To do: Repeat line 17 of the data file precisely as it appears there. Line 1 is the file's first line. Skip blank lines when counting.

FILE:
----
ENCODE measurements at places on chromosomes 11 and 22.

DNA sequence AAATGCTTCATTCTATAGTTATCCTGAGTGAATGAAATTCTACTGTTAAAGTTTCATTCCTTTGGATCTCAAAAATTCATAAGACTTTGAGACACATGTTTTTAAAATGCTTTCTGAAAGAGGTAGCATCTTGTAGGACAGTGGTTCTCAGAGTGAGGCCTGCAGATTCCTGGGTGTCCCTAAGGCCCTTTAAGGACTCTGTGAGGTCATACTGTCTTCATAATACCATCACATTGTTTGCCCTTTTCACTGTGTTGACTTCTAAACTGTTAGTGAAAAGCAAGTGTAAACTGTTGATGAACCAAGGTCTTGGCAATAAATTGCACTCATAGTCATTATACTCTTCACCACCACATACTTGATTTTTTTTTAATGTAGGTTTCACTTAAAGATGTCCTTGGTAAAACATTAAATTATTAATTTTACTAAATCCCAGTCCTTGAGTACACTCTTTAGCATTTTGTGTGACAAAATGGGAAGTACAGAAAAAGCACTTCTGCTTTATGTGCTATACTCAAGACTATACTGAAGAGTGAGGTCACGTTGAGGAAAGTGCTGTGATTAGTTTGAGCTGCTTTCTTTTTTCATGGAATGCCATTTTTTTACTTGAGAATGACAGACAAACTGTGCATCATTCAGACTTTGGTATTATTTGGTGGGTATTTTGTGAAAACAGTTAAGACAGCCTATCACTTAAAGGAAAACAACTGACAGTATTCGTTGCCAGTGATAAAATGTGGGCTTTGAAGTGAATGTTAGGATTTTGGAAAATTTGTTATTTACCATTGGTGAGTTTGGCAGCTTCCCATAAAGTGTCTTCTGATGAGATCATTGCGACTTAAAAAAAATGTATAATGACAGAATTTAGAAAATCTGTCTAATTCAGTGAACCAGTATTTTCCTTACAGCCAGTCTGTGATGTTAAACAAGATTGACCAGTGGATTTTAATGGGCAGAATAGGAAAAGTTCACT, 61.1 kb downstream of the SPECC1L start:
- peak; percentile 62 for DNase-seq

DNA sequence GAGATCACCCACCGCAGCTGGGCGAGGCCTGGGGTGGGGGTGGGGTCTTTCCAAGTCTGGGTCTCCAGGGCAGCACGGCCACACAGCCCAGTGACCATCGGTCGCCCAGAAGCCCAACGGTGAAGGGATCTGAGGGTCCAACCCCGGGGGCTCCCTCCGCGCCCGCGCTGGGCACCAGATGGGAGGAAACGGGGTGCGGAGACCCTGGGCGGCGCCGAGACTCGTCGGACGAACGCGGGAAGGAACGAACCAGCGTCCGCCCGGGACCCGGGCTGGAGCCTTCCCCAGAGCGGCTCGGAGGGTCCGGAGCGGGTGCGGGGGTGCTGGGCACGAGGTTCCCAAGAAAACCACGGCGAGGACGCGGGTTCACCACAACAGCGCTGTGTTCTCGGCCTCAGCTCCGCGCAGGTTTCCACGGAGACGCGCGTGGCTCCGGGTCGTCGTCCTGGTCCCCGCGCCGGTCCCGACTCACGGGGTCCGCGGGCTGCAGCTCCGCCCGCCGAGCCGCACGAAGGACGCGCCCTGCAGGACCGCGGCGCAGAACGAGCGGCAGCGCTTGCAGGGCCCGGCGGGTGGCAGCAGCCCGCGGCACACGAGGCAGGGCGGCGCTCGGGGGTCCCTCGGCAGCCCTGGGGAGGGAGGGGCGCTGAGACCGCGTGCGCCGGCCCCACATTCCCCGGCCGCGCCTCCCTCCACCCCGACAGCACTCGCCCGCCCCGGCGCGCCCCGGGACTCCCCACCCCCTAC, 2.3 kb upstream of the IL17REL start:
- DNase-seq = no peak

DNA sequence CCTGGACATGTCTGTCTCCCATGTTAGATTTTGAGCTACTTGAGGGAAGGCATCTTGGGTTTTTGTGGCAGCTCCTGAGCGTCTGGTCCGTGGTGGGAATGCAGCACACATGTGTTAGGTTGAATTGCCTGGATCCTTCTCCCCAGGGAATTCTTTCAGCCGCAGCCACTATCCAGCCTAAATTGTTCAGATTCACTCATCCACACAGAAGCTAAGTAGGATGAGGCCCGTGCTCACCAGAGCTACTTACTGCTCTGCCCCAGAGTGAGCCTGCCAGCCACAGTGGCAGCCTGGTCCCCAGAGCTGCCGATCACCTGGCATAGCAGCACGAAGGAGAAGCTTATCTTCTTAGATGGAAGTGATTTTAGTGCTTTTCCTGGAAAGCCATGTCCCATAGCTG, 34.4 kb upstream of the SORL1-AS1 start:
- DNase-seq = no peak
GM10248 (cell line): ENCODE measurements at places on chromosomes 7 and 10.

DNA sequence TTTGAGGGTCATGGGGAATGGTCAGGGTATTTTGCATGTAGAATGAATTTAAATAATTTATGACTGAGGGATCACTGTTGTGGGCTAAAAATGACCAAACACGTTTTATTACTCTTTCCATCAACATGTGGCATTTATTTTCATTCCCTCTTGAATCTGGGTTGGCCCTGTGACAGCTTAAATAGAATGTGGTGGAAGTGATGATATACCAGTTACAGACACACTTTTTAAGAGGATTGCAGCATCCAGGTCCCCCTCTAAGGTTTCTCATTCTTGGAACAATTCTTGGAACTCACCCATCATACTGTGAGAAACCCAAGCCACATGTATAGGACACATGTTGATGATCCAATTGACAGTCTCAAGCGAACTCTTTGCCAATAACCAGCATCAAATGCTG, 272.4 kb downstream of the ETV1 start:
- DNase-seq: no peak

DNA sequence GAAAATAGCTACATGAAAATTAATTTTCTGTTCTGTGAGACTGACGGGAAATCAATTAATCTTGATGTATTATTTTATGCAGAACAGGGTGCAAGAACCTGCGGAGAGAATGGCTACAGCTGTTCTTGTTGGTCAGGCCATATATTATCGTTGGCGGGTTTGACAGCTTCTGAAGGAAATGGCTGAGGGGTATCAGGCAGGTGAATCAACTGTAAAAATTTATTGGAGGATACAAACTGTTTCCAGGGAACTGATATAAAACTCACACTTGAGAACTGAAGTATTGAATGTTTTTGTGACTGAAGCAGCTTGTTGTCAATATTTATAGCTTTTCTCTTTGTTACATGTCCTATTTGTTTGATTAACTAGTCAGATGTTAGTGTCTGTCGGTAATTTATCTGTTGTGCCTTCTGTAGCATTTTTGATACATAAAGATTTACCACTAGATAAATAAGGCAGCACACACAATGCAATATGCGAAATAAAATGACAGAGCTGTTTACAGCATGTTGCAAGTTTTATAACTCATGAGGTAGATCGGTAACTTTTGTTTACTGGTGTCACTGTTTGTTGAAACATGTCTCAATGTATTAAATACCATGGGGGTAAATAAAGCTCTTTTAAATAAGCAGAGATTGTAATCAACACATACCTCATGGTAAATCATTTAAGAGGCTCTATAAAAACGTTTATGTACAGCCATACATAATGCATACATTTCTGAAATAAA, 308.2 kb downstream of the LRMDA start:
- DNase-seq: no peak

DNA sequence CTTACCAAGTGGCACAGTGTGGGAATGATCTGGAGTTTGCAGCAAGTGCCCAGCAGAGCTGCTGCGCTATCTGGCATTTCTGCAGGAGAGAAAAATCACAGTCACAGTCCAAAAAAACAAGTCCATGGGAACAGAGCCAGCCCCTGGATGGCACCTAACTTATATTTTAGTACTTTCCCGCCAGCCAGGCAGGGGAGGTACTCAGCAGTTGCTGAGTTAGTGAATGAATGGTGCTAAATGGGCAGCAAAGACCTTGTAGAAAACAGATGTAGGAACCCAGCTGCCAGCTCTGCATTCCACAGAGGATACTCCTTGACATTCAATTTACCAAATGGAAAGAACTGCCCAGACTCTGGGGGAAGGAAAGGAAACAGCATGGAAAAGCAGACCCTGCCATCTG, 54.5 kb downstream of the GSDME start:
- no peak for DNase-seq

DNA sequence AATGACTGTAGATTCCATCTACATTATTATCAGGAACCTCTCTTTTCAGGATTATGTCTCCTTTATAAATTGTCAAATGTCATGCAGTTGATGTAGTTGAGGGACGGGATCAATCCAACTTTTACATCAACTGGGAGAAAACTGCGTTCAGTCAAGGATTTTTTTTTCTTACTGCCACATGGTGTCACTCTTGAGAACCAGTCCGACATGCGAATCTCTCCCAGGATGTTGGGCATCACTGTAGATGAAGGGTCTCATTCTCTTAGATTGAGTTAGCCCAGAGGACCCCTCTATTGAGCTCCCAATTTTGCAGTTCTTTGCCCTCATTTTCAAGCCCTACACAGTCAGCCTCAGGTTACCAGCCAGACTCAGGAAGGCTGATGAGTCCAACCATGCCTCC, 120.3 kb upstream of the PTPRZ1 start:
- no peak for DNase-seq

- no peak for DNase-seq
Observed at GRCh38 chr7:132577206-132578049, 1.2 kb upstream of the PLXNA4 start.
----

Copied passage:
- no peak for DNase-seq